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Long-Lost Letter That Inspired 'On The Road' Style Has Been Found

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Long-Lost Letter That Inspired 'On The Road' Style Has Been Found

Book News & Features

Long-Lost Letter That Inspired 'On The Road' Style Has Been Found

Long-Lost Letter That Inspired 'On The Road' Style Has Been Found

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  • <iframe src="https://www.npr.org/player/embed/366349721/366379374" width="100%" height="290" frameborder="0" scrolling="no" title="NPR embedded audio player">
  • Transcript

A stream of consciousness letter Neal Cassady wrote to Jack Kerouac helped inspire the style of On The Road. The original manuscript of the first draft of Jack Kerouac's best-seller is shown above. Darron Cummings/AP hide caption

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Darron Cummings/AP

A stream of consciousness letter Neal Cassady wrote to Jack Kerouac helped inspire the style of On The Road. The original manuscript of the first draft of Jack Kerouac's best-seller is shown above.

Darron Cummings/AP

When Jack Kerouac's On the Road was first published in 1957 no one had ever seen anything quite like it. As it turns out, that stream of consciousness style that Kerouac made famous owes a huge debt to a letter written by his friend Neal Cassady. Among Kerouac scholars and fans it became known as the "Joan Anderson letter." It was missing for 65 years, but it has been found and will be auctioned next month.

Joe Maddalena, CEO of the auction house Profiles in History, first heard of the letter about a year ago. A colleague told him about "the Joan Anderson letter," which she called the greatest literary discovery of the 21st century: "I consider myself a pretty smart guy — well-read, well-educated — and I'm like ... who the heck is Joan Anderson?" Maddalena admits.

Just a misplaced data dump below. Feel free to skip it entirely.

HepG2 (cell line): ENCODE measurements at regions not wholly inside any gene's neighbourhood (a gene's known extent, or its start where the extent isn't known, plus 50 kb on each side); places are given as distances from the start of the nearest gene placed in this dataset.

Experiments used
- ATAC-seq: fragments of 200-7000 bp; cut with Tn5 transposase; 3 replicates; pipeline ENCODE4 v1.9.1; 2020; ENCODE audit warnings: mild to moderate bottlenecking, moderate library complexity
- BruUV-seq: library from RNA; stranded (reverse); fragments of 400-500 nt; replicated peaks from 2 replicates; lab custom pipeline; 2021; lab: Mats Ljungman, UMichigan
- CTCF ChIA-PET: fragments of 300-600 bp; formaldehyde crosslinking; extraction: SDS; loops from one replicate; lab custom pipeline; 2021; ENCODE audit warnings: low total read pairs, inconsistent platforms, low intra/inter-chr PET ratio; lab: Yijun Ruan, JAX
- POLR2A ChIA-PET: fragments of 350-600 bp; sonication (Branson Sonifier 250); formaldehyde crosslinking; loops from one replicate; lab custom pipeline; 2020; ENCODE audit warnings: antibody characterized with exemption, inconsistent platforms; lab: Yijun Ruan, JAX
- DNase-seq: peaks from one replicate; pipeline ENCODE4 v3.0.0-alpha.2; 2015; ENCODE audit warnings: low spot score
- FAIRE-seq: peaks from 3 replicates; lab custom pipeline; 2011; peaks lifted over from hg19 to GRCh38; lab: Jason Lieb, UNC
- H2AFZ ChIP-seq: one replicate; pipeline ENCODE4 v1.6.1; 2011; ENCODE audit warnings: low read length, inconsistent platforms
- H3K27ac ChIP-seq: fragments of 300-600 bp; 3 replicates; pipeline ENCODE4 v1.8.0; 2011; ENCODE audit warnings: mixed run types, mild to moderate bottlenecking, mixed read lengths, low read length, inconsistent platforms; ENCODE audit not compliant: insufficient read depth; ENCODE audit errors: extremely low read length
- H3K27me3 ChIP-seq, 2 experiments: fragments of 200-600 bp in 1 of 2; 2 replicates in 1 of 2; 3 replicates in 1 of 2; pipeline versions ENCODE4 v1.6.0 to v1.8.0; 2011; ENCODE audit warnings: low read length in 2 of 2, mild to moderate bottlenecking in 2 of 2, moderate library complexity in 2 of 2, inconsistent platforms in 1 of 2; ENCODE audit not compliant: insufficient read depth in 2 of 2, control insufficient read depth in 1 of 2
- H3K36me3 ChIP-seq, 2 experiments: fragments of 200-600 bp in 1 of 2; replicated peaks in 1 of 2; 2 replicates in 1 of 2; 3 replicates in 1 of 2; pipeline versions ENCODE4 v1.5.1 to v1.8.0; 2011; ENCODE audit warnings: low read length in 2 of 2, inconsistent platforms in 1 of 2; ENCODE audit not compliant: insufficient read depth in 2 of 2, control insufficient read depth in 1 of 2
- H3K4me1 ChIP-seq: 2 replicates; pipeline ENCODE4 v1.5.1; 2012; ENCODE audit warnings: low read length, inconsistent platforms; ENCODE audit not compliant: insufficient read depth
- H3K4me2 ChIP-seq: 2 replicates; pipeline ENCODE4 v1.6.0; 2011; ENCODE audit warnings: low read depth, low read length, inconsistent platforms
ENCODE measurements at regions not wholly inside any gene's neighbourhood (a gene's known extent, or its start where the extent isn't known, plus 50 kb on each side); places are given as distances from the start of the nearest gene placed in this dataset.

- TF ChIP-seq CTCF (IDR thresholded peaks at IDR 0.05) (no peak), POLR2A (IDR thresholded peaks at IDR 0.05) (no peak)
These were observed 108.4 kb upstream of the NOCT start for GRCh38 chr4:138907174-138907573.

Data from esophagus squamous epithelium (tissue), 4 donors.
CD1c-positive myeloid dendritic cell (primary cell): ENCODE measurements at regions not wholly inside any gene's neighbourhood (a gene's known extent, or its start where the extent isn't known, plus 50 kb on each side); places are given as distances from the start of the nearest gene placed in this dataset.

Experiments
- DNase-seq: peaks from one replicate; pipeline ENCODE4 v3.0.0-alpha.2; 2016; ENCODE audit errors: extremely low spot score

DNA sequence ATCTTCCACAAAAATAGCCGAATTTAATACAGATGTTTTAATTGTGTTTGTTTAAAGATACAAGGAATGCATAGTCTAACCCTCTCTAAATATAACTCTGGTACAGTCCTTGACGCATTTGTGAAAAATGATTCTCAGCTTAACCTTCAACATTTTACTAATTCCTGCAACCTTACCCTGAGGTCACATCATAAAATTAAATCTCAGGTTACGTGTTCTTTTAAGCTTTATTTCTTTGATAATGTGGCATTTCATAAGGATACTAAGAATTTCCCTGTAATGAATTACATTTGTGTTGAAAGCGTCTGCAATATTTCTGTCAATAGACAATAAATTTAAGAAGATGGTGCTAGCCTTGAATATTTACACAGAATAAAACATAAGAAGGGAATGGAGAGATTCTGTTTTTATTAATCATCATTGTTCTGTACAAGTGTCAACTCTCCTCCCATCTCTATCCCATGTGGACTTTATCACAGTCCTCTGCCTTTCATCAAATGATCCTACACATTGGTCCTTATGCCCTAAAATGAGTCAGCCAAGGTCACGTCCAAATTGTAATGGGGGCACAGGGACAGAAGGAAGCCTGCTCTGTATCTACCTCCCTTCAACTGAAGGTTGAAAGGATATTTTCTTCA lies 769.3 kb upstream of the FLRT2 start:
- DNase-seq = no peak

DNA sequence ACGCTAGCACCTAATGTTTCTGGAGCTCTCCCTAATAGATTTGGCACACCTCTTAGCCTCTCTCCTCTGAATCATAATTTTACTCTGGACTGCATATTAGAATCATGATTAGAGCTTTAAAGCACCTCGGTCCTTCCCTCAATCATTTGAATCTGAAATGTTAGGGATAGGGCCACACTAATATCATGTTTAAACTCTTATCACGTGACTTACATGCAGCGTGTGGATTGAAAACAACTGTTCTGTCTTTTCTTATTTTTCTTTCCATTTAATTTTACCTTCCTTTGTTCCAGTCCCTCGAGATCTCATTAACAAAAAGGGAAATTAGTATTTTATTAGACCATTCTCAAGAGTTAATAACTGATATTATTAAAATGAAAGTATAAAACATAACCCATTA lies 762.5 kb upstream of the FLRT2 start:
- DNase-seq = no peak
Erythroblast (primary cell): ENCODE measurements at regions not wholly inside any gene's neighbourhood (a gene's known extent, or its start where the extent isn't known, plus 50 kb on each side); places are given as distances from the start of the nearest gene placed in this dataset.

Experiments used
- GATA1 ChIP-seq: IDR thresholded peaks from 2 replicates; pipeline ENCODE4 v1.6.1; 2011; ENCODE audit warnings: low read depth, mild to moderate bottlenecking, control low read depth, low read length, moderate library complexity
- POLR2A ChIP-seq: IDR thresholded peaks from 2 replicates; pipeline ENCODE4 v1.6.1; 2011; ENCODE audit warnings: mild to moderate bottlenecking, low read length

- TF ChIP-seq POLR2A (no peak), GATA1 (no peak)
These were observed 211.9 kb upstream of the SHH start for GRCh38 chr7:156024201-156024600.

Anderson was a woman Cassady spent a wild weekend with back in 1950. He wrote about it to his friend Kerouac in an 18-page, single-spaced, stream of consciousness letter.

"In the Beat world we've always referred to the Joan Anderson letter as the holy grail of the Beat Generation," says Jerry Cimino, founding director of the Beat Museum in San Francisco. He says this is the letter that led Kerouac to completely change his writing style.

"Prior to this, Kerouac had been writing in a relatively standard fashion for that time," Cimino explains. "And when he got this letter from Neal ... it just knocked his socks off. He said, 'Wow, look at how Neal is writing' — it's so spontaneous; it's so confessional. And Jack Kerouac adapted that style from Neal Cassady's letter and used it in the writing of his new novel, which was called On The Road, which of course became his best-seller."

There were many theories about what happened to the letter. As it turns out, it was in a dead-end file in a publishing company called Golden Goose. The owner of that company gave some of his literary archives to a neighbor whose daughter found those papers among her father's things after he died.

As Maddalena explains: "She's looking for insurance papers, documents ... and all of a sudden she comes upon boxes and boxes and boxes of Golden Goose. And she's like, 'Wow, my Dad wasn't a publisher; what is all this stuff?' I'm talking about a voluminous amount of material. Buried in one of these files she finds this letter."

The few people who have seen the letter say it looks like the original manuscript of On the Road.

"It's just a sight to behold," Cimino says. "It's a stunning thing to look at. For a geek like me, it's a really big deal."

The Joan Anderson letter will be auctioned off on Dec. 17 as part of a collection of papers by a number of well-known writers.